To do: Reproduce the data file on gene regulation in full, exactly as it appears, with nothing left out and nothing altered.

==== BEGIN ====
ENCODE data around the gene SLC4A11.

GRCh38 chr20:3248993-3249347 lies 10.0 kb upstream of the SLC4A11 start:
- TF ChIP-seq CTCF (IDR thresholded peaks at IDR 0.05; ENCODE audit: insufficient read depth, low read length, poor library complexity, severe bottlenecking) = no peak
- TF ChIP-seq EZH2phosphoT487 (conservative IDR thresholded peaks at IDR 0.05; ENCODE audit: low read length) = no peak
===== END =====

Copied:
ENCODE data around the gene SLC4A11.

GRCh38 chr20:3248993-3249347 lies 10.0 kb upstream of the SLC4A11 start:
- TF ChIP-seq CTCF (IDR thresholded peaks at IDR 0.05; ENCODE audit: insufficient read depth, low read length, poor library complexity, severe bottlenecking) = no peak
- TF ChIP-seq EZH2phosphoT487 (conservative IDR thresholded peaks at IDR 0.05; ENCODE audit: low read length) = no peak